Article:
single works
we

details
in the

find

everywhere,
tomb

gates
of

of Volterra

and Castel

Perugia, the
and

fa9ades
cottas terracophagi sar-

ISTorchia and
of

d'Asso, the temple Telamon,


the

Falerii, Luna
of

the

Volterra tombs of

and

Perugia,
and

domical

and

vaulted

Veii, Cortona,
other

Vetulonia, sites; the

Chiusi, Quinto
chamber Caere All of work
that

Fiorentino of

tombs

Tarquinii (Corneto), Vulci,


Perusia,
in reconstruction
and it be fact

Volsinii (Orvieto)and (Cervetri), these


are

invaluable

early
of
we

Roman

architectural
Nor the
must

decorative

all classes.
start

forgotten
that the

with

obvious wall
not

models

for
were

the

Servian

and

all its

sories acces-

furnished
had

by
and

Latium

but
the

by
use

Etruria, which
of

already perfected
of the

square-coursedmasonry
The

arch

and

vault.

introduction
was

of this

course

masonry selves them-

into Rome

attributed

by

the

Romans

to the Etruscans.

Dionysius in Tarquinius

his Roman first


even

Antiquities says
used it. This

that

Priscus

is doubtless

fairly correct

ROMAN

CITIES

113

though
are

the

so-called

"Servian

walls"

in

Rome

not

older

than

the

fourth

century.

The At Rome

Temple

the
for

same

time

temples

were

substituted
also

in
in

altars

and

open-air shrines,
models, because

imitation

of Etruscan in

the

can Tus-

form porticoed

place of
At

the

Greek

teral peripon

scheme

was

followed. model
w^as

Satricum,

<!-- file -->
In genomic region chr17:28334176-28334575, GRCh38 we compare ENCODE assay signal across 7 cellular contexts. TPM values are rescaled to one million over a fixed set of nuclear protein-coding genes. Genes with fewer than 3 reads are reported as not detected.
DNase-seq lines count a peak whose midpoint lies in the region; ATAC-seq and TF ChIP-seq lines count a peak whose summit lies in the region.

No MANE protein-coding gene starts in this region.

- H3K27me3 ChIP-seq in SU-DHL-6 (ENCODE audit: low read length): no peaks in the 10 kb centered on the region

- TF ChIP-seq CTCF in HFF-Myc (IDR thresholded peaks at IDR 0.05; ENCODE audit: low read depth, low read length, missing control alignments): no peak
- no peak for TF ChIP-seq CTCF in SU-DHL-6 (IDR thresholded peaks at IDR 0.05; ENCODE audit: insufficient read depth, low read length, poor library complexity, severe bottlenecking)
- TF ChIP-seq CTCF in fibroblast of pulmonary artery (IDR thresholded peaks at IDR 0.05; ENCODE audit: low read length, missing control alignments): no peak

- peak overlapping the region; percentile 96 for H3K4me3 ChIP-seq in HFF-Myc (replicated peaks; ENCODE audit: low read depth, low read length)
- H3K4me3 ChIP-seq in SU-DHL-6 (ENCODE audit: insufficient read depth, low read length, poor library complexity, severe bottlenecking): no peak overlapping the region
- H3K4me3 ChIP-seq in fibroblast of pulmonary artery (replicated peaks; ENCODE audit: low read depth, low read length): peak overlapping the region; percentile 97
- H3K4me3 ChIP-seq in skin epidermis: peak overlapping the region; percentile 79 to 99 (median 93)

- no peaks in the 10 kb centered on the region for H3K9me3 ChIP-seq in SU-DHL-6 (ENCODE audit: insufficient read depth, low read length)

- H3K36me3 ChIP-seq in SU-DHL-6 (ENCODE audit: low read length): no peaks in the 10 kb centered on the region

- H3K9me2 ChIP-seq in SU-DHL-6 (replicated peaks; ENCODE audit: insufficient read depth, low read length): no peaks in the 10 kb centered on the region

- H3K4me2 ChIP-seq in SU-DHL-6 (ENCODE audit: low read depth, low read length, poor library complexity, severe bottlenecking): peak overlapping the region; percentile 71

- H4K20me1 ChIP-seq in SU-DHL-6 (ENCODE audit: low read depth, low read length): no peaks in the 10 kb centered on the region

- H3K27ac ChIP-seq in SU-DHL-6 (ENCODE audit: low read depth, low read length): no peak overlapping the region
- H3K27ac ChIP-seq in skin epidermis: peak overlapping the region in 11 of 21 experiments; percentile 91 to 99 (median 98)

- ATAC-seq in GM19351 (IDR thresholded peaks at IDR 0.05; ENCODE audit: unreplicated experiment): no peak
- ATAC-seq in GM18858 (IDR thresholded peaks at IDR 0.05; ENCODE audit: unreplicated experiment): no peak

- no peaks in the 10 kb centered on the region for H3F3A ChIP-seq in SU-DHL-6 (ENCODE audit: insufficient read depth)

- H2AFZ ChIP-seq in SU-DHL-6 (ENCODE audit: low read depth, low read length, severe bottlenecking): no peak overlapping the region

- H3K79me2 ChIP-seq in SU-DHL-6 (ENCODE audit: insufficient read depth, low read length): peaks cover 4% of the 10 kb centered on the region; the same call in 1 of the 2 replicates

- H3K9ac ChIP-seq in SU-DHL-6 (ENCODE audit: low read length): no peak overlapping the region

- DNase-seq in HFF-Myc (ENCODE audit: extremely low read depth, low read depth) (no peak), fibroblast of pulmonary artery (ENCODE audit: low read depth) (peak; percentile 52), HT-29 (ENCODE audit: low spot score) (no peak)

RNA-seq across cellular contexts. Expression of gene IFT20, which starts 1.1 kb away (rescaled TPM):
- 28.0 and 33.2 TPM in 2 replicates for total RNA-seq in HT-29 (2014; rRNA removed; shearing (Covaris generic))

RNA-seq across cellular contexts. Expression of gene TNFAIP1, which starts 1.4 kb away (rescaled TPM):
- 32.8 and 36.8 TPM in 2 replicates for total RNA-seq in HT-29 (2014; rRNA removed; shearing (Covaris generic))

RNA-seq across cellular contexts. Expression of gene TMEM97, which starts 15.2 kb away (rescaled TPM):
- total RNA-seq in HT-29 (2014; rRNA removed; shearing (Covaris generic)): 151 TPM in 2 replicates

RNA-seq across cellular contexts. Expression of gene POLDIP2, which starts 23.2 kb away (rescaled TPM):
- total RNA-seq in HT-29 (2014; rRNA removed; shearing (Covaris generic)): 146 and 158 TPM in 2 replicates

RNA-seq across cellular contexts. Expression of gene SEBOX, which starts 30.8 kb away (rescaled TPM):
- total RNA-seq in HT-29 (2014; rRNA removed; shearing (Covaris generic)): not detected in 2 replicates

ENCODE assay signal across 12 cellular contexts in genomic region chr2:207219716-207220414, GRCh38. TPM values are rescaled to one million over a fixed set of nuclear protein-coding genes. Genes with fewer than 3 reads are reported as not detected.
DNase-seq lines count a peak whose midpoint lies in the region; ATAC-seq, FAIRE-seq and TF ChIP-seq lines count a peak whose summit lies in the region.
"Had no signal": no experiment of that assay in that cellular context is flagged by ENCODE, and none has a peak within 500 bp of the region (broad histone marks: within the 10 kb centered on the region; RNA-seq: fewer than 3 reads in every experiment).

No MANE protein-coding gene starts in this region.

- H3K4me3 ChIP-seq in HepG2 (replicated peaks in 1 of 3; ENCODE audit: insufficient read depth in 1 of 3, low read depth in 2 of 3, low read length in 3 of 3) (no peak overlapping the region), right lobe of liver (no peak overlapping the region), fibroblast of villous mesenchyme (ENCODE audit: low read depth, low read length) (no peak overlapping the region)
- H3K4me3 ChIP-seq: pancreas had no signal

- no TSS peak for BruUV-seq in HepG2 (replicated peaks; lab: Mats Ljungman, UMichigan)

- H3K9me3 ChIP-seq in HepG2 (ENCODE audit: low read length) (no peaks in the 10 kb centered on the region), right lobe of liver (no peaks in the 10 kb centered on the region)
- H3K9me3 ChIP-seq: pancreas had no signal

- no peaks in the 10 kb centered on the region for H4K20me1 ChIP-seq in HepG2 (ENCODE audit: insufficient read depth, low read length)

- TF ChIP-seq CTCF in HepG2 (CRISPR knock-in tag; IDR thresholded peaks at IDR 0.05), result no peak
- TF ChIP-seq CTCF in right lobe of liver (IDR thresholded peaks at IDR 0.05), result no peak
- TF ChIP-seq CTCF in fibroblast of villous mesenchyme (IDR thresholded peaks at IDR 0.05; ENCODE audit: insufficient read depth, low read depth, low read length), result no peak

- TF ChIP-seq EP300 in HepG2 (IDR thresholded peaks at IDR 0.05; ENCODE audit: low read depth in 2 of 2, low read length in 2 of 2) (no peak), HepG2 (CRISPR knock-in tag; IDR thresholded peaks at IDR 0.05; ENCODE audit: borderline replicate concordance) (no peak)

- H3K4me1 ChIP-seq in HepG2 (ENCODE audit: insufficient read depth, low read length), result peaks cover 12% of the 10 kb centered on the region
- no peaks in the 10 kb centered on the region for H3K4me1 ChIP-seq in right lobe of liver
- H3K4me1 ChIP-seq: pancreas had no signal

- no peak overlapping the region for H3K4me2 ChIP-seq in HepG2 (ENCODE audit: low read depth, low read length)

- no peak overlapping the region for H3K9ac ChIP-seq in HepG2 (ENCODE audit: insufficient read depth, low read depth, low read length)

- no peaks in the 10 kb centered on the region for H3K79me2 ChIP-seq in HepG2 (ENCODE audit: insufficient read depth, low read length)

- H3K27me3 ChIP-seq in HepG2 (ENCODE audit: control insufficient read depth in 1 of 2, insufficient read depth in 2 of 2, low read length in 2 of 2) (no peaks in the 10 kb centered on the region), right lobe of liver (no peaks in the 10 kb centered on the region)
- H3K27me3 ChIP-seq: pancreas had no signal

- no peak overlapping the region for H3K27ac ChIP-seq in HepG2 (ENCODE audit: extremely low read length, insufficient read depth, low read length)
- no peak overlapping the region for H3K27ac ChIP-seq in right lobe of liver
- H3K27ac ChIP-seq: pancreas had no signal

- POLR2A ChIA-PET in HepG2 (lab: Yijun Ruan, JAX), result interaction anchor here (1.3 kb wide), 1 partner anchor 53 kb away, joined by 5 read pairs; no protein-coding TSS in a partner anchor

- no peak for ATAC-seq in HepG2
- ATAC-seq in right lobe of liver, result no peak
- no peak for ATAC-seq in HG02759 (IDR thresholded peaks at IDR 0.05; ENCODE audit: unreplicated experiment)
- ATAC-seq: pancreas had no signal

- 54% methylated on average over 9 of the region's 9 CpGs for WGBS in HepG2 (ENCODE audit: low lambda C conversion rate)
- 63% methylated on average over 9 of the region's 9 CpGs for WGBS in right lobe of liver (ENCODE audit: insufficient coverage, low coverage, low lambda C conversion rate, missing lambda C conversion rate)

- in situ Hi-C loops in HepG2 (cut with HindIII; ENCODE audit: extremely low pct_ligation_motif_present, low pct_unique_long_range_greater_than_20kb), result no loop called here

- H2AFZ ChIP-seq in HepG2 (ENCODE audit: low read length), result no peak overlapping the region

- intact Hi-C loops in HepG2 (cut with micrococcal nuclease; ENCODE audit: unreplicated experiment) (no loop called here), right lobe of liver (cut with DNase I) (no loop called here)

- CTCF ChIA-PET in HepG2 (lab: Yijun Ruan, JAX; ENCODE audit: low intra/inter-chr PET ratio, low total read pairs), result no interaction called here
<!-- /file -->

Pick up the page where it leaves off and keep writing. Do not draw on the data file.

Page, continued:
the

contrary, the
the away
same

Greek

at prevailed,

about

time. from

Still,it

impossibleto get
The
terra-cotta

Greek show

influence.

decorations
as

that archaic Greek


not

works

served

models
frieze The

to the Etruscans

only in
of the

the

gable
tails. deof

and

sculpturesbut
recent

in the

ornamental

excavations
in

temple
the

Apollo
faced

at

Thermon entablatures

Greece, where
and

umns col-

and and

gableswere

of wood

decorated
these

with

terra-cotta, have

fully

illustrated

Capua, by
the

so

originals. Perhaps strongly Hellenic, though conquered


Greek
and
,

Etruscans

held

by

them
an

until

the

fifth century Greek


were

(433 B.C.) and Caere,


after its annexation

essentially
to

city even
the
two

Etruria,

greatest centers,
reacted Rome.

one

south, the
and
can Etrus-

other

north, for this fusion


art which
on

of Greek

Pliny says
3

that in his time "at Rome

and

in

our

114

ROMAN

CITIES

municipal towns,
terra-cotta

we

still

see

many of

such

(early

figured)pediments
great age."
the
some names

derful, temples; won-

also, for their workmanship, their artistic


merit handed who and
Roman of

writers the Etruscan famous


as

have

even

down

artists of
the of

made

of

the

more

earliest of Veii

these

works,
of

such

Volcanius
to Rome statue
as

(or Turianus

Fregellae) called
to

by Tarquinius
Hercules
and
the

Priscus

make
as

the late the

of

"fictilis" mentioned
cult statue of

Martial

Jupiter for
Etruscan
to

projected
were

Capitolinetemple.
called

Other

artists make of

by Tarquinius Superbus quadriga